A short day, got up late and only started walking at 11h30. This seems to happen in Spitsbergen, ones day shifts towards the evening. I don't know why.
The going was slow, the terrain was tough, soft and soggy at places. Overall we only ha done 6.5km when we found a perfect campsite on solid and even ground. This was half way up the valley of Fardalen, it is still 10.2km to the road on the other side.
Jim went up the mountain and took a long time to get back, so much so that I took the rifle and followed his footsteps up the slope. Fortunately he came back before I had to search the whole mountain.
For the night we didn't set the bangs, just the trip wire. The reason was that there were lots of nosy reindeer around and we were concerned that they would set off the flares and we would loose our deposit at the shop.
Woke up to a great sunny morning. So sunny and mild that I got Jim out of the tent to take his shirt off for a picture of him shirtless 1200 km from the North Pole. It was nice sitting around having breakfast half in the nude.
Unfortunately it didn't last very long. I started the hike just wearing a shirt. But as we got higher a cold wind came up and I was back in my normal gear of T-shirt, shirt, jacket, later on even gloves. The wind became biting cold.
Slowly we went up and up to the highest point of the hike between the two valleys, Fardalen and Endalen. There was one river crossing in between, fairly serious. Water flowing strongly above our knees and very cold. We managed, but felt that we had to use the safety ropes.
Up here we could observe the glaciers doing their work. All very dramatic and interesting. Seeing all those rocks and sand and mud deposited by the glaciers in big heaps gave some real meaning to the geological term 'endmorain'. And it reminded me of my home town, Bad Schmiedeberg, which is situated at such a place where the ice from the last ice age deposited heaps of sand and stones.
Coming down from the glacier was another river crossing, by now we were experts and managed without incident. What we hadn't realized was that just a few meters away was another river to cross. This we only noticed after we had dressed up again.Being to lazy to take everything off again we decided to search higher up for a dry crossing. We found one, it meant moving along a snow bank on the side of the river and to jump from there onto an island in the river and than another smaller jump to the other side. Jim managed okay and when it was my turn I fell forward into the water. I am unable to reconstruct what had happened. The theory is that my rucksack must have pushed me forward. In the process I also broke my hiking stick. Fortunately only my gloves and trousers got wet. The trousers dried very quickly and by the time we reached camp they were dry.
Another accident of the same day was when I pulled out my Leatherman (Swiss Gear ‾ made in China) disintegrated into all sorts of bits and pieces. An intensive search was launched and, I think, most of the pieces were found except for the bolt that holds the whole thing together. When I get back I will have to have a word with Dions about this rubbish they sell. camp was set up half way down the valley.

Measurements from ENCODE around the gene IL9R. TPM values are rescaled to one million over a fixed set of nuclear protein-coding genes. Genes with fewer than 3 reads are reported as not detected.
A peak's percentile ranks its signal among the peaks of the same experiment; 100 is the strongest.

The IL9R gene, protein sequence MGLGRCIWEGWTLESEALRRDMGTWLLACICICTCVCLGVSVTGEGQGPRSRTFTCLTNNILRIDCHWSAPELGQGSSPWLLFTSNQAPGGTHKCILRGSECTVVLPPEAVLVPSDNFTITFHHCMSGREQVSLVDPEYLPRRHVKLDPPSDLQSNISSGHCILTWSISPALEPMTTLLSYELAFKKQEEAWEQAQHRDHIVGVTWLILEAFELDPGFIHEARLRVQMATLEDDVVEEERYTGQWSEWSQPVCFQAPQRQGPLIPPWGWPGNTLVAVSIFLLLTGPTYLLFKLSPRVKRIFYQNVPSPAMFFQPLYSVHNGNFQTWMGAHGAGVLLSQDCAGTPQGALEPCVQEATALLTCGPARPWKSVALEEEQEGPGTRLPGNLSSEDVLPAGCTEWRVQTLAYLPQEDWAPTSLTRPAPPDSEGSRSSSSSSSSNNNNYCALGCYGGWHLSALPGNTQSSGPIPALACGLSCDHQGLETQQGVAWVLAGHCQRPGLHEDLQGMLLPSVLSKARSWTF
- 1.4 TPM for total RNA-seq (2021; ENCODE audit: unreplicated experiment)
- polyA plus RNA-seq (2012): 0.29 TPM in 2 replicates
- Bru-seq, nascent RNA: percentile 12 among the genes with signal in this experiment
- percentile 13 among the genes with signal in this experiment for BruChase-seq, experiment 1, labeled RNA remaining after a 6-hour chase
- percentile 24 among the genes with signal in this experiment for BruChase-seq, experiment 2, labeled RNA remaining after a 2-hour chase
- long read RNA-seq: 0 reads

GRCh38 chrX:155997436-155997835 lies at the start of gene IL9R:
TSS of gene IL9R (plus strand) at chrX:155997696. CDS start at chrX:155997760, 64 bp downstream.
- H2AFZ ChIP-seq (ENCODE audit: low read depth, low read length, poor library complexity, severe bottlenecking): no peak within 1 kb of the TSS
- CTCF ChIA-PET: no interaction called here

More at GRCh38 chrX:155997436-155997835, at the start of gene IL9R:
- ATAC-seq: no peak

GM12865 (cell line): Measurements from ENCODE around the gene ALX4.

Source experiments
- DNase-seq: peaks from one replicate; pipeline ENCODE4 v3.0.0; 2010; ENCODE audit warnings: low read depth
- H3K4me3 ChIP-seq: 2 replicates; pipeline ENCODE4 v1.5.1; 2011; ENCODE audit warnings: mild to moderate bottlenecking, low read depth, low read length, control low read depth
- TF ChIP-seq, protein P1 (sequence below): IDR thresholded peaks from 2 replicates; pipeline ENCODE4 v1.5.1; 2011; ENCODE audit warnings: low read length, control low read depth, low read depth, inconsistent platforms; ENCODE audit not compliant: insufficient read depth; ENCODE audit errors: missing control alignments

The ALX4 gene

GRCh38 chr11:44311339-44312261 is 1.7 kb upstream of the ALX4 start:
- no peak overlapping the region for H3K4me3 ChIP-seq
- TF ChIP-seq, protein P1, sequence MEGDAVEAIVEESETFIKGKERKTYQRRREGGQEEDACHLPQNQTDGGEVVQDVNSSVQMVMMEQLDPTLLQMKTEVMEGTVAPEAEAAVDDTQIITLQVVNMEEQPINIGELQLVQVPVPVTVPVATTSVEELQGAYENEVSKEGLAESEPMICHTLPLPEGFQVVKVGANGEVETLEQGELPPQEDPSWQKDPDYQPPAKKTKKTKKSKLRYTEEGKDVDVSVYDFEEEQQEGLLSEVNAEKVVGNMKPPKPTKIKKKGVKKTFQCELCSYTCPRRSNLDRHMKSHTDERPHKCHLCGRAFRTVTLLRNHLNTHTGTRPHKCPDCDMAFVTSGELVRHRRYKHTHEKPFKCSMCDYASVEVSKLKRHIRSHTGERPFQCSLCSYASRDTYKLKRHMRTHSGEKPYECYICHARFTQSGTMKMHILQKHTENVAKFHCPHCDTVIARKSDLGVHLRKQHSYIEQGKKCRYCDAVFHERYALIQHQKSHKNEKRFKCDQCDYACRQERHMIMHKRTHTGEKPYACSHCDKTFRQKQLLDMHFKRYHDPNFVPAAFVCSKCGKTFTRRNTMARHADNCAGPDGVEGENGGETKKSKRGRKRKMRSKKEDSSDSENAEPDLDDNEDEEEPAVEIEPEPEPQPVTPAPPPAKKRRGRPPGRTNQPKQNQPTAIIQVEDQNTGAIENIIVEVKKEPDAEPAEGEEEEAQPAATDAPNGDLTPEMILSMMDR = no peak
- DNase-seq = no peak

Going out to the river to search for fossils brought success, I found two lovely leave imprints from 50 million years ago.
We argued about whether it was Sunday or Monday. It turned out that Jim was right, its Sunday. It is thus no point going into town, by the time I get there every thing will be closed.
It didn't take too long to get to the bottom of the valley, its all down hill. Passing Gruve 5, a disused Norwegan coal mine we stopped to have look. The gear is still mostly standing. A long staircase next to the rail that took the coal down invited for an about 100m (in altitude) climb. On top we were able to inspect two adids partly filled with ice.
The first one was open enough to still get into the mine, which Jim did, although not too far in. He reported finding offices and workshops just behind the entrance. The second adid we inspected contained some stunning ice formations, which called for a photo session. This filling up of the entrances with ice is a natural process to do with the permafrost.
And from here we walked out into the adventdalen valley and camp was set up not far from the road to LYB. It was cold and windy. A nearby coal bucket relay station called to be inspected. At one stage the coal was transported from Gruve 5 and 6 by a cable car system. The relay station was used to channel the traffic from the two mines onto the single line to LYB. Very interesting how the system worked. We couldn't figure it out completely. There was on each incoming line a waiting 'room' where buckets could be stacked to be released by the operator onto the main line as and when required. The return line of empty buckets was very much the same. The operator must have had some fun with juggling the buckets, especially if both mines were sending them at a fast rate.
We found some reindeer biltong hanging around in the building. It looked old, as if somebody put it there some years ago and forgot about it. Jim confiscated the lot, it didn't taste very well. Carbon dating would probably reveal its true age.
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